The UK government hopes to see more such apprenticeships set up in future and is establishing an apprenticeship levy accordingly. “That’s a challenge, but also an opportunity,” Simmons says. “What is exciting is that if we can make them work better for our industries, apprenticeships are a great opportunity to bring in new talents from diverse backgrounds, who can earn while they learn. And the industry gets to train them exactly how they need them to be trained.”

Alison Small, chief executive of the Production Guild, expects that in the future more mentoring programmes will become part of the guild’s regular offering. She is keen that most training is delivered in person, not online. “Online content isn’t a substitute for learning in a classroom or on the job. Part of training is about making contacts with students and trainers.”

In-person training also plays a key role throughout many of the UK’s production and post-production houses, who are all working to ensure a sustained skills base. London-based, Oscar-winning VFX house Framestore, for example, offers a range of training opportunities including dedicated mentors for new staff, artistic and software training sessions for all employees and online training series Digital Tutors.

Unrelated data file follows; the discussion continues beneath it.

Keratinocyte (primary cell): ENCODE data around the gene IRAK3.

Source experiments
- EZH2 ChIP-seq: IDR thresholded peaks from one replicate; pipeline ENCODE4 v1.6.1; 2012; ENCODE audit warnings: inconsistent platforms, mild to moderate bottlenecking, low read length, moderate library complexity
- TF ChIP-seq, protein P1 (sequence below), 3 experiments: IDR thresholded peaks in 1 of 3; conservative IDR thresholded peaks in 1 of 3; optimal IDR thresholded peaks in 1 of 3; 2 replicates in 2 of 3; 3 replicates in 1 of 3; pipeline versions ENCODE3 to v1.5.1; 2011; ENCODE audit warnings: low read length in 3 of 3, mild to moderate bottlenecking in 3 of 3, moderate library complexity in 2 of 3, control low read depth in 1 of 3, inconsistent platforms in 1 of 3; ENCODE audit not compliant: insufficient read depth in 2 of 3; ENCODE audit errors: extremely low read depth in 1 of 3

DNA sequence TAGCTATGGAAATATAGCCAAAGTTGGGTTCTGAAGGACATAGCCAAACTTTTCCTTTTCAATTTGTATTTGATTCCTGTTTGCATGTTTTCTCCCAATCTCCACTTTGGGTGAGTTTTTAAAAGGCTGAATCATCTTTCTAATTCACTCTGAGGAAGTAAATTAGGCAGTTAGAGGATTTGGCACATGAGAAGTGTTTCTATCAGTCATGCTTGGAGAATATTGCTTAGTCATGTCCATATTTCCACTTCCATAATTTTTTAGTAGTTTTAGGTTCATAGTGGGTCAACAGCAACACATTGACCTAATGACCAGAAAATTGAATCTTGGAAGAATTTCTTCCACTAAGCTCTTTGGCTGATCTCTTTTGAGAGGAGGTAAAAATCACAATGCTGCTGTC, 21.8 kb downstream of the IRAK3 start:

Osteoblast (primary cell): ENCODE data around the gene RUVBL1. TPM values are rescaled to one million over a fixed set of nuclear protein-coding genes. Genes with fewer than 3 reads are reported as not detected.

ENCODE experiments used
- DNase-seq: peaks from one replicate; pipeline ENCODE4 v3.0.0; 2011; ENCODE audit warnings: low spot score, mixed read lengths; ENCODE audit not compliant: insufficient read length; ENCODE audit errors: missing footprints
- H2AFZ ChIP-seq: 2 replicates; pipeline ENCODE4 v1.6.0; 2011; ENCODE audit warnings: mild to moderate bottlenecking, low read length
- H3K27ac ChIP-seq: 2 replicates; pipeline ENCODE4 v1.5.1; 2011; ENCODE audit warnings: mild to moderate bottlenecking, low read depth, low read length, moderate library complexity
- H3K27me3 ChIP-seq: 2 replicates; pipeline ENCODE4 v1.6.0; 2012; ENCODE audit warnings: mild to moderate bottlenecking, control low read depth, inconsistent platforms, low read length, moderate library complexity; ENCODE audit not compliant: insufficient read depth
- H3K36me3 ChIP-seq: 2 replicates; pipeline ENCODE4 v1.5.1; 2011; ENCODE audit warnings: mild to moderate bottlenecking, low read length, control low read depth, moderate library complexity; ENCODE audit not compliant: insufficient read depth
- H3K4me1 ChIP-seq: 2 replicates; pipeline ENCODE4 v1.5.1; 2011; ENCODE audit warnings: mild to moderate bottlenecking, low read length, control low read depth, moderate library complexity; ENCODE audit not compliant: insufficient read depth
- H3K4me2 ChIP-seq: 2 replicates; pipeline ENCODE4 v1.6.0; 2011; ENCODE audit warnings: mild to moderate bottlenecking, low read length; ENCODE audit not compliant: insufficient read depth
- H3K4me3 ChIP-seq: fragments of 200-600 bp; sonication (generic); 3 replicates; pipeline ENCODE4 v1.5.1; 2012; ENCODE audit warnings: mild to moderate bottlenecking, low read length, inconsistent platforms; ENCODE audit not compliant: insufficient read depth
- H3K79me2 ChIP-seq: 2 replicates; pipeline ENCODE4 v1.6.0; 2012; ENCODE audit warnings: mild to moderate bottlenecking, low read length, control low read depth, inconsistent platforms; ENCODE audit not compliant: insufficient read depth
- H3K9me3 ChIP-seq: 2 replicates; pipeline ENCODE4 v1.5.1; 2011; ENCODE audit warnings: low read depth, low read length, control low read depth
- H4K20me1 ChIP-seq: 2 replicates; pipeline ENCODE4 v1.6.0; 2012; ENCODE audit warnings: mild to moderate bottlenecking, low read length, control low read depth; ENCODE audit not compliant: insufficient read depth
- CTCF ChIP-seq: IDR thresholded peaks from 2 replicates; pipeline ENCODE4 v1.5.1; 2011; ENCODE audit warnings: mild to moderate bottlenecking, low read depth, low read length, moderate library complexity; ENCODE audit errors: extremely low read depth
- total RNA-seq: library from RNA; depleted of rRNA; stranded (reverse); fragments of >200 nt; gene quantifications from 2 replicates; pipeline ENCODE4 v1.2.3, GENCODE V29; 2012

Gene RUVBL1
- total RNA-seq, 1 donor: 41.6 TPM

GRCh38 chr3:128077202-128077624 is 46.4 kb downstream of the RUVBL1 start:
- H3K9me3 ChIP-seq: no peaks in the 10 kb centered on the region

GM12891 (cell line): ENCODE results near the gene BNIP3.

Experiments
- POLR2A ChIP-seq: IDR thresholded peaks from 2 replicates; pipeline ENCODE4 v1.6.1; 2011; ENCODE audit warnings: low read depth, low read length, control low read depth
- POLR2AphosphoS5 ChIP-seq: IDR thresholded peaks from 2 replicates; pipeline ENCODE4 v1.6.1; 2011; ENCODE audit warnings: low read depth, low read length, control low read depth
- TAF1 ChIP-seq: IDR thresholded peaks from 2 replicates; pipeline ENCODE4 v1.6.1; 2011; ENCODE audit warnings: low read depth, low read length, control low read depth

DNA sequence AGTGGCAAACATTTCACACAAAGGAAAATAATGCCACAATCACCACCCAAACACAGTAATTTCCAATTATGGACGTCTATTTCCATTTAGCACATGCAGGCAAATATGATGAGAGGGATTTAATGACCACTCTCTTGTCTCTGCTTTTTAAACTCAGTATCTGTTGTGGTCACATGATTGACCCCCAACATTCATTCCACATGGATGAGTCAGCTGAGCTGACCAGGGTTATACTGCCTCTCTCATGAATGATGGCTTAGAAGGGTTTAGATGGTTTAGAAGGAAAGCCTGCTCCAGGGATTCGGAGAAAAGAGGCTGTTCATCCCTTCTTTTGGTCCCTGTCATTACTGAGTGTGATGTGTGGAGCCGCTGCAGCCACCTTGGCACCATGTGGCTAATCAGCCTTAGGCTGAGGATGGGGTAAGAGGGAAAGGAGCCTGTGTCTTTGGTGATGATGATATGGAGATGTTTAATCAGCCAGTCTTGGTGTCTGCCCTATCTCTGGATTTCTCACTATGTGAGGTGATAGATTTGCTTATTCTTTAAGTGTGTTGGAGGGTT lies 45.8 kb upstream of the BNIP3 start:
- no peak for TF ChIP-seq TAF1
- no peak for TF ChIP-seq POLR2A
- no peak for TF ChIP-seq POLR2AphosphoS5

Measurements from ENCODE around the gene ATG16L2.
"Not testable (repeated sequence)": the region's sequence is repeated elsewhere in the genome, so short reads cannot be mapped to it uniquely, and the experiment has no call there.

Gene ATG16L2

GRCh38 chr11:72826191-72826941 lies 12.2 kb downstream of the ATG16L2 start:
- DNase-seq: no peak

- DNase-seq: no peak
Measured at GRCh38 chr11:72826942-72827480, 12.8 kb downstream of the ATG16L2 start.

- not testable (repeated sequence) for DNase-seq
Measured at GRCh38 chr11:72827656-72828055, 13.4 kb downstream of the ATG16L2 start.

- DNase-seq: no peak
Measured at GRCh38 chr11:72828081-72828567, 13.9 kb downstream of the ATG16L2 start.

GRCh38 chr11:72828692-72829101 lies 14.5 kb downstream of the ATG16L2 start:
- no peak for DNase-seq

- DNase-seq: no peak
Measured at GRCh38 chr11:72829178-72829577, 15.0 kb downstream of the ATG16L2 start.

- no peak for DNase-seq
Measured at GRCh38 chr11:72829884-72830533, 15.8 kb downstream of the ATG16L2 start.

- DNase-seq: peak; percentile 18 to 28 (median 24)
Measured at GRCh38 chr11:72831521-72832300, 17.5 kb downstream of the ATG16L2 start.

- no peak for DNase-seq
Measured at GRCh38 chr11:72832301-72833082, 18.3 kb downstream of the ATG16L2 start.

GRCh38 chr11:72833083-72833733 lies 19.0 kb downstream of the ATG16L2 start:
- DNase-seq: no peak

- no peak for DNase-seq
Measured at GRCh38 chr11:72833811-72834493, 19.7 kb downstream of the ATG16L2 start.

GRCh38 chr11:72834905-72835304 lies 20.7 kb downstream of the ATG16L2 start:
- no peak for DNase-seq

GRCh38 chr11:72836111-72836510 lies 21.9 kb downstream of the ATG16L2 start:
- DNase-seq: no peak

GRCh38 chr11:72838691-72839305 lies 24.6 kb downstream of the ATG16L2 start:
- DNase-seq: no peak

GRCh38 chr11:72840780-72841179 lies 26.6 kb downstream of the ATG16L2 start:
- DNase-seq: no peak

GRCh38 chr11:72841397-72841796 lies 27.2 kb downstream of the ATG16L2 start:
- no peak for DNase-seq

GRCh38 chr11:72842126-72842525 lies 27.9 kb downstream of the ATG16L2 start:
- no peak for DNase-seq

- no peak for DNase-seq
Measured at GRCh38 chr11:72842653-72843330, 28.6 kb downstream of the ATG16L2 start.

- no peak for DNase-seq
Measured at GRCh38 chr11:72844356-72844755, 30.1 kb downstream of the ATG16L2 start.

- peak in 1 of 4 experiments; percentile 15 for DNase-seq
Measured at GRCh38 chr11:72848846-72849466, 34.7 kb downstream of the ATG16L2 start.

“We are an industry that is incredibly competitive when sourcing talent, so retaining our best people is really important,” explains Amy Smith, Framestore’s head of global recruitment. “Additionally, as the technology, tools and client demands develop with each project we undertake, we have to ensure our staff have the right skills and tools. Finally, timelines for our work are shrinking, so our staff are trained to undertake their roles as effectively as possible.”

While Smith recognises there is an increasing number of training opportunities available throughout the VFX sector, she asserts that on-the-job learning remains the most valuable, and not just because of the demands of proprietary tools. “By keeping training in-house, we are able to be flexible to productions’ needs and to work our training around individual artists’ schedules.”

School days

Another strength of the UK’s training offer is a wealth of film schools: the National Film & Television School (NFTS) in London, Northern Film School in Leeds, SERC Film and TV School in Northern Ireland, Screen Academy Scotland in Edinburgh and many more.

Nik Powell, director of NFTS, says two years of learning “hard skills” makes NFTS graduates highly employable. “There is a demand for these skills; people want to hire people who can do VFX, who can do lighting, who can do editing.” NFTS is always evolving — alongside its award-winning directing and producing degrees, it has allowed students in the games department to explore VR for the past five years. Other innovations include a new course devoted to natural history and science production and an MA in marketing, distribution, sales and exhibition.